Oil and gas sector representatives have welcomed the offer of dozens of new exploration licences across the North Sea as part of the 33rd Licensing Round.
The North Sea Transition Authority (NSTA) confirmed on Monday it had offered 27 new licences, prioritised in areas where production could be brought online more quickly.
Over 900 blocks and part-blocks were made available for application, with 76 companies submitting 115 applications for 258 of those blocks on offer – the highest number of applications since the 29th round in 2016-17.
Awards for some 55 blocks could be handed to 14 companies, according to data published by the NSTA in Monday.
The chief executive of trade body Offshore Energies UK (OEUK), David Whitehouse, said the announcement was “a boost for UK energy security and for the 200,000 people in jobs supported by the offshore energy sector.”
“These are the very people we need to deliver reliable supplies of homegrown energy produced in the UK, for the UK.”
OEUK says further exploration is needed to replace the “constant churn” in domestic production, with new licences required even to maintain the current rate of decline in the basin.
Citing NSTA data it says only 3% of production was replaced by with new finds in 2022 – the equivalent of investing in 1 new barrel for every 33 existing barrels produced.
There are currently 284 offshore fields in production in the UK North Sea and an estimated 5.25bn barrels of oil equivalent (boe) in total projected production to 2050. Meanwhile, the UK is expected to close 20 fields this year, whilst only two new sites will start up.
“We all recognise that our energy system must change, and our industry includes companies that are expanding into renewables while using their expertise to pioneer ever cleaner energy production. The reality of the energy transition is that we need both oil and gas and renewables in an integrated system to protect the UK’s energy needs over the coming years,” added Mr Whitehouse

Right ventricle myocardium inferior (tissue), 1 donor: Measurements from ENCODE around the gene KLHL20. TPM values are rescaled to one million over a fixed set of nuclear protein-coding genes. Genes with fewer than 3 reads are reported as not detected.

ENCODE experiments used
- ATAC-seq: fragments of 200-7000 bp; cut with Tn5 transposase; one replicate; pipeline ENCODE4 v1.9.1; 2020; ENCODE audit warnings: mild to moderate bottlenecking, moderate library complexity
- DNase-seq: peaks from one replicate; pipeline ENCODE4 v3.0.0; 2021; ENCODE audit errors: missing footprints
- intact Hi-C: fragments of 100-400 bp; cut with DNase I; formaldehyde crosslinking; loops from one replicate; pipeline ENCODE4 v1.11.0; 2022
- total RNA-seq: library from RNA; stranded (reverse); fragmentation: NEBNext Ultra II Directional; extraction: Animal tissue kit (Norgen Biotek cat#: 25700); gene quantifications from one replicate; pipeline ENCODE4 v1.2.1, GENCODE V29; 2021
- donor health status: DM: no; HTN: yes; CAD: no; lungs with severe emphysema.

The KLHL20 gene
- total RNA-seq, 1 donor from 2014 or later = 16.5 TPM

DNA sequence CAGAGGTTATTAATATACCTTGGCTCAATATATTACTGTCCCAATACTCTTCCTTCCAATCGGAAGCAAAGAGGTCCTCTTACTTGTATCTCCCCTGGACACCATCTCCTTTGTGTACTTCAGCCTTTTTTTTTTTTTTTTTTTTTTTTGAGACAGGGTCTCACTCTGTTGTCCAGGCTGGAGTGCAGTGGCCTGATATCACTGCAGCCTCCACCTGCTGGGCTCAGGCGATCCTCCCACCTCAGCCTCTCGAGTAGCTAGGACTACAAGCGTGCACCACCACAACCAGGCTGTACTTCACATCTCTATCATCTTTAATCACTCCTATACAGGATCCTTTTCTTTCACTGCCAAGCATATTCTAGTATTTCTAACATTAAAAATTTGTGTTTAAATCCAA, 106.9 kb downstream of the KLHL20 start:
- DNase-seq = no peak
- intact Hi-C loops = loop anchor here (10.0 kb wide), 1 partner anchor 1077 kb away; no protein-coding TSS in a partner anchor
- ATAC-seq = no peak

“Last year filling the fuel import gap cost the UK £117bn. That’s a lot of money spent supporting the economic growth of other producing countries. With careful management and collaboration, the UK can become the gold standard of energy transitions. We can drive economic growth, reach our climate goals and avoid a future where we increasingly import our energy and export our jobs.
“Energy security is national security. We need pragmatic policy and political consensus if we are to realise £200billon potential company investment in UK wind, hydrogen and carbon capture, and oil and gas production over this decade, with all the jobs and work for our supply chains this will bring.”
Securing Scottish jobs
The news was also welcomed as a boost to the north east economy. Ryan Crighton, policy director at Aberdeen & Grampian Chamber of Commerce, said: “This is a welcome boost for the UK oil and gas industry, which currently supports 215,000 jobs, including 90,000 in Scotland and 45,000 in the Aberdeen region alone.
“UK oil production fell to an all-time low of 38 million tonnes in 2022, and it will plummet to 22 million tonnes in 2030 unless new wells are drilled.
“To put that in context, the UK consumes about 61 million tonnes of oil annually, so if you ‘Just Stop Oil’ you ‘Just Import More’.
“Where the alternative is importing oil or gas at a greater carbon cost, then we must favour domestic production – it’s better for jobs, it’s better for our economy, and it commits us to sourcing the fossil fuels we need in a manner which minimises emissions and secures tens of thousands of Scottish jobs.”
More blocks are expected to be offered “subject to additional environmental checks”, the regulator said.